So, too, do the classic stars of yesterday strike a chord. "Dilip Kumar, Guru Dutt, Raj Kapoor," lists Therese Hayes of Palm Springs. Hayes, who hosts weekly screenings of Bollywood films in her home, travels the world to seek out new Indian and diaspora films and is a programmer of Indian and Asian films for both the Bangkok and Palm Springs International Film Festivals.
And as for heroines? Despite all the hype about Aishwarya Rai being the biggest crossover star of her generation, she has only lukewarm appeal among America's Bollywood fans.
"Kajol, Rani Mukerji and Preity Zinta" are far more interesting to watch, McGuire told India-West. Hayes lists Kajol, Rani Mukerji and Vidya Balan as favorite actresses; while Ian Miller, a hardcore Bollywood fan from Oakland, Calif., likes Kareena Kapoor. "I feel Aishwarya Rai is overexposed," he said.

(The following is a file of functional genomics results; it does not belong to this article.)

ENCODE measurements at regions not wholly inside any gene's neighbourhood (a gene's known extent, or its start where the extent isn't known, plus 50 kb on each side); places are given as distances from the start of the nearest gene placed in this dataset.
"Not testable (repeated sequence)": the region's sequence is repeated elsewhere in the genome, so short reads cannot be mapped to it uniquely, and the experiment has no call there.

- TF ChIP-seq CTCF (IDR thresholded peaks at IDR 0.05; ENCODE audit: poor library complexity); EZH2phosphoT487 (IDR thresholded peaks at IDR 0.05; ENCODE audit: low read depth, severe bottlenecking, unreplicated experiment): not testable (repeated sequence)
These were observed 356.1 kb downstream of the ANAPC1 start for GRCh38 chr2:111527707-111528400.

Non-Indian fans usually get their films on DVD from Netflix and local Indian video stores like Berkeley's Infinity Ventures or India Music in West Los Angeles. Blockbuster has started carrying an impressive selection of Hindi films in some, though not all, of its stores, depending on local demand. The company also rents from its Web site, where "Devdas and Fire as well as newer releases like Swades and Paheli" are popular, said Jeff Sieg, a spokesman for Blockbuster.
But viewers agree that watching a movie in a theater is the best way to go. "The Naz 8 Cinemas in Artesia is a glorious resource," said Joseph Nagy, a professor of English at UCLA.
Hindi films seem to be filling a void for these American movie watchers.
"Whatever one may feel about traditional gender roles in India, when a Bollywood film affirms the importance of family and of friendship, it is with a sense of conviction that Hollywood is rarely able to muster," said Victoria Simmons, a scholar and bookseller in Los Angeles. Simmons likes to describe Bollywood films as a cross between a 1950s MGM musical and grand opera.